Hope, as we should’ve guessed Joy) finds light in the darkness. Jack gives her a reason to live and to keep a strong face. The movie seems to argue that a great mother can protect a child from any situation. To keep him from being miserable she has raised him with a concocted reality where there is nothing past Room. He watches (crappy lo def) TV, but thinks it’s some other dimension or something. He doesn’t even know that dogs are real. When she decides it’s time to tell him the truth he angrily refuses to believe. It’s one of those talks, like “Santa Claus isn’t real” or “this is how babies are made,” that must be very difficult for a parent. But in this case she’s trying to quickly explain the existence of the entire world. Not easy.
“Old Nick” (Sean Bridgers, THE WOMAN, CHILDREN OF THE CORN II: THE FINAL SACRIFICE) is what she calls her captor. He’s a good illustration of the ol’ Banality of Evil. At first we just suspect there’s a kidnapper, then we hear him mentioned as “he” and “him,” then he comes in and we don’t get a look at his face, then we do and he’s just some dude. He’s played as if he’s unaware of being the bad guy. He treats it more like an unhappy marriage. He brings Jack a toy for his birthday and it disgusts Hope to give it to him. Nick probly doesn’t do it to mess with her head. He probly really believes he can still be a nice guy even after he’s done this. Look, we got off on the wrong foot… let me buy your kid a toy.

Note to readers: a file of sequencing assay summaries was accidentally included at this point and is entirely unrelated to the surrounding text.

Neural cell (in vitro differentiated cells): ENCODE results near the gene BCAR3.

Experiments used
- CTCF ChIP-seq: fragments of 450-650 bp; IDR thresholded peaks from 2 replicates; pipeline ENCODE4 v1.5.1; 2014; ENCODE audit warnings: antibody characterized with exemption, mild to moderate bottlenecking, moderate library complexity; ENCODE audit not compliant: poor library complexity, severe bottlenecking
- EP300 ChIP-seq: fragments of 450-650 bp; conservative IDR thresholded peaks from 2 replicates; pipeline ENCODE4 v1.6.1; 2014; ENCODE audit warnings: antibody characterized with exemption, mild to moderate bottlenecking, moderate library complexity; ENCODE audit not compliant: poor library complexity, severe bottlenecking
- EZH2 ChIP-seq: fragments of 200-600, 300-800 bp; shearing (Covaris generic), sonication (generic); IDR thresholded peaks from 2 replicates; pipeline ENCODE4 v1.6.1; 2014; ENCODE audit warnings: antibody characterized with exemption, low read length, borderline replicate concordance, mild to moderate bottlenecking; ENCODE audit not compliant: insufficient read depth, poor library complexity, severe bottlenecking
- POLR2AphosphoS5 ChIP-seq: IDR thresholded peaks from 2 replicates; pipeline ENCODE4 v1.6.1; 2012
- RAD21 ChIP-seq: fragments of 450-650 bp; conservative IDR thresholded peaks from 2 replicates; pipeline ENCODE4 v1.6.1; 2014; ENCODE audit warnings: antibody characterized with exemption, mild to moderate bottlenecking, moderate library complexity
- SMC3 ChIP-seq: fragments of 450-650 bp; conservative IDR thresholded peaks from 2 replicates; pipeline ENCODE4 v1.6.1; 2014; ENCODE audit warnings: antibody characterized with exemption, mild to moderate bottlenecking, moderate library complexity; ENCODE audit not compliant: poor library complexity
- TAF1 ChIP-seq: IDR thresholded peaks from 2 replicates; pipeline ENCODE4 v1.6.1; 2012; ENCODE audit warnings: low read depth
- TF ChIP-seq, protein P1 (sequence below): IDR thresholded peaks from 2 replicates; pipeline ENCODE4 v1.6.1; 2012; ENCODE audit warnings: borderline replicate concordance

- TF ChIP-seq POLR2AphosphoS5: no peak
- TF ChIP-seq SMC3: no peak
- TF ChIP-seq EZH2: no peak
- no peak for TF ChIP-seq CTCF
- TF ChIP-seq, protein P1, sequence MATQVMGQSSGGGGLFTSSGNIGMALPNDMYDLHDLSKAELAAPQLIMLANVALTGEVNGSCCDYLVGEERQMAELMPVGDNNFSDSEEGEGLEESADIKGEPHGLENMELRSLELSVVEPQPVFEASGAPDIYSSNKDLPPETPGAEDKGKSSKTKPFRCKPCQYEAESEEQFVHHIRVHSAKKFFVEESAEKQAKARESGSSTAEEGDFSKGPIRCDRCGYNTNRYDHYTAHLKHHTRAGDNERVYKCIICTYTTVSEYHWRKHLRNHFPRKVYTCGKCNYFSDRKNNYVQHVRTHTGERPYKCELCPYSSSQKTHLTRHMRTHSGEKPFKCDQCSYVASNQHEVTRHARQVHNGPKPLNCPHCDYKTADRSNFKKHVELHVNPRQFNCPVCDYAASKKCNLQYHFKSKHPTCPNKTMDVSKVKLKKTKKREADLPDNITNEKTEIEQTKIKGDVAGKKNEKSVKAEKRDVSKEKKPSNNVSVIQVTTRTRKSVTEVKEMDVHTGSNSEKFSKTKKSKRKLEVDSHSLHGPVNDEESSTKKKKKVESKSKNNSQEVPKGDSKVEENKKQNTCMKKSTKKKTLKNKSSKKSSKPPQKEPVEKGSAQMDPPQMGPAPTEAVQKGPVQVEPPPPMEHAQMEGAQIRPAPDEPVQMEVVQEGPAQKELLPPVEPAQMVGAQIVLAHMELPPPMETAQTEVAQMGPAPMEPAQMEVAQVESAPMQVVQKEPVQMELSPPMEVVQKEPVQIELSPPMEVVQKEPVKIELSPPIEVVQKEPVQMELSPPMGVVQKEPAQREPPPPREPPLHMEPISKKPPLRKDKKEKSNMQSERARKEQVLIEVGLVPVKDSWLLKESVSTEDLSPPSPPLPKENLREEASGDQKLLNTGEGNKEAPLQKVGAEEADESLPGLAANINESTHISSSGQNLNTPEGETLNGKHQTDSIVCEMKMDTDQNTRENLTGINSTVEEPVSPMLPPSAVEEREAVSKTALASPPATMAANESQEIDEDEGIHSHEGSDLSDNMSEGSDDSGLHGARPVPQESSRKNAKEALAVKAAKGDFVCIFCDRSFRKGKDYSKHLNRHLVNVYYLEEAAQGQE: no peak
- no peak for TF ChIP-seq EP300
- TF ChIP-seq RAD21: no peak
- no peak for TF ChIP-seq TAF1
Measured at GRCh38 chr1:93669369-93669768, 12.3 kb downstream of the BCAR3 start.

When (SPOILERS NOW) Joy decides it’s time to plan an escape it becomes incredibly tense. It would be hard enough for any kid to pull off, but a kid who’s never been outside before? Who only the other day found out there was even such a thing as outside? The extreme closeups capture his dizzy disorientation.